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Dunedin has long been a stronghold for the Green Party, but the outcome of this election will almost certainly result in no Green MP being resident in Dunedin.
The party’s strength in the South stems from a strong campus branch and has been bolstered in recent years by the presence in Dunedin of former co-leader Metiria Turei and now retiring MP Gareth Hughes.
In 2014, almost 9.6% of the total Green party vote nationwide came from Waitaki south, and in 2017 it was nearly 8% — important percentages for a party which lives or dies by the 5% threshold.
However, barring a phenomenal upset in a local electorate seat or the Greens polling very much higher than at present, none of the party’s candidates in the region are likely to be settling into Parliament’s green leather seats.
"Dunedin has a Green mayor, so the idea that we are losing our representation down there is not well based," Greens co-leader James Shaw said.
"If people in the South want Green MPs to represent them, then they should party vote Green ... Scott (Willis, the Green Taieri candidate) is reasonably highly placed on our list, and while I know on current polling the chances of getting him in are slim, that’s not to say that our polling won’t shift in the next few weeks.
"It has before, but it also positions him well for future things."
Polling is something Mr Shaw has mixed feelings about; he came to Parliament in 2014 after consistently high polls when the party recorded its second best election result, but in 2017 he gave the Green’s adjournment debate speech having just been handed a poll saying the party was well under 5%.
The numbers look a touch better three years on, but co-leader Marama Davidson said she and the Green campaign team were well aware they were trying to defy history — smaller parties have consistently fared poorly in the election after a term as a government support party.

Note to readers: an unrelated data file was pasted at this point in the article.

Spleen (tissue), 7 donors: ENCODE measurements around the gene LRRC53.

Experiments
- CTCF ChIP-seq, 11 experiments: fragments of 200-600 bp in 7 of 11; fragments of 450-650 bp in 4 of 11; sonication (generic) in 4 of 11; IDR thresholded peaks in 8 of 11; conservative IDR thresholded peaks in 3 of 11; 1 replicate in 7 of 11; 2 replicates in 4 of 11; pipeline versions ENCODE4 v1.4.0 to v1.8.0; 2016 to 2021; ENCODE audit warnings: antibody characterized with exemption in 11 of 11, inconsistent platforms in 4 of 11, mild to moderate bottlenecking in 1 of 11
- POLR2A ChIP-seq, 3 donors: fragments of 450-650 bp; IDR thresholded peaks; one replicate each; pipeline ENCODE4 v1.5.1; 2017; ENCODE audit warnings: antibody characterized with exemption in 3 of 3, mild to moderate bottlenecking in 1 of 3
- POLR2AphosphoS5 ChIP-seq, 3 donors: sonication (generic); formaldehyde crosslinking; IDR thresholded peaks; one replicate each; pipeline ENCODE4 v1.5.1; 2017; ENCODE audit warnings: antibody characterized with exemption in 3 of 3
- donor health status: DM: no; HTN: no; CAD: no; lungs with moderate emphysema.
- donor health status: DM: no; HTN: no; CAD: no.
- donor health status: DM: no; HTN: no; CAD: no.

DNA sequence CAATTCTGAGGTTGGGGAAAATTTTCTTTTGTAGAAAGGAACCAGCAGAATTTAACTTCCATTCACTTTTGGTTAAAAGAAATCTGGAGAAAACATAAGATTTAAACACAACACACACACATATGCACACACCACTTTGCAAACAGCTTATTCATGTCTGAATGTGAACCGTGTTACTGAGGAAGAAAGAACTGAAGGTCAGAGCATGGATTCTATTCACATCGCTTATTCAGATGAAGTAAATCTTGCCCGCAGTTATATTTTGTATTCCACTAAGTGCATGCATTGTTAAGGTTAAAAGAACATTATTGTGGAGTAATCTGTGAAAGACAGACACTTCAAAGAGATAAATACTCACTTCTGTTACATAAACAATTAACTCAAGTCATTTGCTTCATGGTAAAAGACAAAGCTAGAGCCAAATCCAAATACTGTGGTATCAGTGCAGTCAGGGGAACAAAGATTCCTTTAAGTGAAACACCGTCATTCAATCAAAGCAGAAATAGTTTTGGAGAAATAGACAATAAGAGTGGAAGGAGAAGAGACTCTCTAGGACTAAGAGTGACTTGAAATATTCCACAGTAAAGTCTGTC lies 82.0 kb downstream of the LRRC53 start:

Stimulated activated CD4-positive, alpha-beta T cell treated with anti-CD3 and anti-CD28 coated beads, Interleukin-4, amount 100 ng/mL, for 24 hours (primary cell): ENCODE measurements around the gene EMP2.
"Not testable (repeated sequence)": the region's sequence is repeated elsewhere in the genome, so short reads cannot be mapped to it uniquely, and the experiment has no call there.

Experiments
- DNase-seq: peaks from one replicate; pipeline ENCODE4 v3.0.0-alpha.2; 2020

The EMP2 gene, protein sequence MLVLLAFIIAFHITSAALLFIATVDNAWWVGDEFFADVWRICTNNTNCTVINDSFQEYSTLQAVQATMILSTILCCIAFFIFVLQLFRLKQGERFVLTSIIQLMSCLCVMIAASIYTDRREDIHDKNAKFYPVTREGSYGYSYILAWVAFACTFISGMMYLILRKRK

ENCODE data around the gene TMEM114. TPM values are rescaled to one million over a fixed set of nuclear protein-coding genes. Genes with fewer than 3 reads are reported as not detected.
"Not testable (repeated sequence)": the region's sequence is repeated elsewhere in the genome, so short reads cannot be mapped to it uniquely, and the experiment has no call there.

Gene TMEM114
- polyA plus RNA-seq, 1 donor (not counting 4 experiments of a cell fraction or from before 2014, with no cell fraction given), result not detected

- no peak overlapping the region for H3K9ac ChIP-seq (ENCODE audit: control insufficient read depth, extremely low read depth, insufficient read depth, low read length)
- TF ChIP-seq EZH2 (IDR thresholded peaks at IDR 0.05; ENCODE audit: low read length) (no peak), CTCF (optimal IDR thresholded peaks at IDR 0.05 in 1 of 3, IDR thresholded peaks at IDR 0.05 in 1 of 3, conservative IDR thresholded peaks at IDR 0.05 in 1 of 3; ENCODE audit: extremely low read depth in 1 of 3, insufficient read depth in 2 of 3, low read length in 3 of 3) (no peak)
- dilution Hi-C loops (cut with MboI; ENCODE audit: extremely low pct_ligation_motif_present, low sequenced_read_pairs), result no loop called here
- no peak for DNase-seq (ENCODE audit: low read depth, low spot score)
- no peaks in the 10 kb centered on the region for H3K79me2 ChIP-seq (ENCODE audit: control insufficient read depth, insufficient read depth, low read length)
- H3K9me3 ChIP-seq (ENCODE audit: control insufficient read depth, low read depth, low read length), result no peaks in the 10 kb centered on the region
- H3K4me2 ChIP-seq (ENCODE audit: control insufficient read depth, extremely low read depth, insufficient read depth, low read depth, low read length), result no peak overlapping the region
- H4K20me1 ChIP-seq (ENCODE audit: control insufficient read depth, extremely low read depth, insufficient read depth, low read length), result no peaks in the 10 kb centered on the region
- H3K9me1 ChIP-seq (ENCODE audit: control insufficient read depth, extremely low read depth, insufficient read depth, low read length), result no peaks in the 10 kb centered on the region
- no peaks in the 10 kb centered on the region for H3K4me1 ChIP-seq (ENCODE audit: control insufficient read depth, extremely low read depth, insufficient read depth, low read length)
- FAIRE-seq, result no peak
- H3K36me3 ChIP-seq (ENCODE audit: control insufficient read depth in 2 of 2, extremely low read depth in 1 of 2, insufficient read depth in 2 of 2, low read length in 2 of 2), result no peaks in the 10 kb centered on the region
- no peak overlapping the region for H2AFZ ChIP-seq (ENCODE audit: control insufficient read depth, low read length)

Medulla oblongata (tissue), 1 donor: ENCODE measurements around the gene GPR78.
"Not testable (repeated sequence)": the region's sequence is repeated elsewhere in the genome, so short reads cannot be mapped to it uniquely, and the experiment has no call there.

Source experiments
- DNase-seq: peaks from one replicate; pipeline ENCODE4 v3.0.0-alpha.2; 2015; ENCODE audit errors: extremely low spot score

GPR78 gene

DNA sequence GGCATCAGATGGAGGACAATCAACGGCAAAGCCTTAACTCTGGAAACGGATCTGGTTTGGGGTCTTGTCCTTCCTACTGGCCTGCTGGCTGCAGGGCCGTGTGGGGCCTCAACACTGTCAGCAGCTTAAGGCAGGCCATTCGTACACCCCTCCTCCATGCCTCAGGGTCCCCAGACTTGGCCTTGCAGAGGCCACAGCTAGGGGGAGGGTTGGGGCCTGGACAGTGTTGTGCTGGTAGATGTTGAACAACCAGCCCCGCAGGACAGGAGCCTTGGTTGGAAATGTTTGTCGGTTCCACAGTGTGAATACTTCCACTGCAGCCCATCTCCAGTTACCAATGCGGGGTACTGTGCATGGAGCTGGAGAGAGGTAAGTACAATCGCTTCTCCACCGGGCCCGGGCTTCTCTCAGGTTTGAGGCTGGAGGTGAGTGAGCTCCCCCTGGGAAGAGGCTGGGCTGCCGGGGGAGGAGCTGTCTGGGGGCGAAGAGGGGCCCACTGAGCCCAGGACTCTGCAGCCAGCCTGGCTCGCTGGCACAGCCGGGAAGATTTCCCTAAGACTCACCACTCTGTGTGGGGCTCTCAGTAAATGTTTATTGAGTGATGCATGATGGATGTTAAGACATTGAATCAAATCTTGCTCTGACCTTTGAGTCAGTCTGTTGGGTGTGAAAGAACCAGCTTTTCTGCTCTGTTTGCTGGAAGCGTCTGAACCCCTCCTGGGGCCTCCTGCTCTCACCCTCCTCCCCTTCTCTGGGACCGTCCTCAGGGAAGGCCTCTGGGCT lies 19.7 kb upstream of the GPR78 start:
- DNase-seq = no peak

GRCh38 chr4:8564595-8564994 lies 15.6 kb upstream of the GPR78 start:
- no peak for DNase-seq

"We have polled consistently around and above that 5% threshold, which is absolutely encouraging, and I think it goes to both what we have managed to get done in government as well as being very clear about how we would like to go further.
"We are not resting on any sort of security, and what we have to do is really focus on our policies and get out there that it is the Green Party and only the Green Party who will prioritise a stable climate, a thriving environment and making sure we are taking care of each other, that it is the Green Party who are putting out a broad vision for the future of Aotearoa."
The co-leaders’ optimism perhaps reflects the fact the ODT spoke to them before details of Mr Shaw’s advocacy on behalf of a Green school in Taranaki became public.
Mr Shaw’s backing ran contrary to party policy, and also raised questions about how stringently he had examined the proposal.
It remains to be seen whether Mr Shaw’s profuse apologies and statement that he would not make the same decision again are enough to stave off serious harm to the Green’s electoral prospects.
Reviewing the party’s support agreement with Labour, the Greens have not achieved everything the party sought but its leaders felt initiatives such as the Zero Carbon Act and the ban on oil and gas exploration represented a solid three years.
"There was this view that you should never let the Greens near the levers of government, they will destroy the country, they’re crazy, they’ll destabilise the Government," Mr Shaw said.
"If you look at our actual track record we have been a responsible partner in government, we have delivered an enormous amount and way more than we actually anticipated when we started even, and at the same time we know we need to go further and faster than we have been able to do in the past couple of years."
Ms Davidson acknowledged there remained a tension between those who felt the Greens had been too influential in decision-making and those who felt the party should have made the Government do more, especially on on environmental policy.